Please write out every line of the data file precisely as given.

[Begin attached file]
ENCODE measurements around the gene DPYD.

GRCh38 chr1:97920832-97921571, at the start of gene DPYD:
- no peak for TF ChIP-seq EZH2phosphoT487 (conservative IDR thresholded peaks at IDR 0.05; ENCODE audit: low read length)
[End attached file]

ENCODE measurements around the gene DPYD.

GRCh38 chr1:97920832-97921571, at the start of gene DPYD:
- no peak for TF ChIP-seq EZH2phosphoT487 (conservative IDR thresholded peaks at IDR 0.05; ENCODE audit: low read length)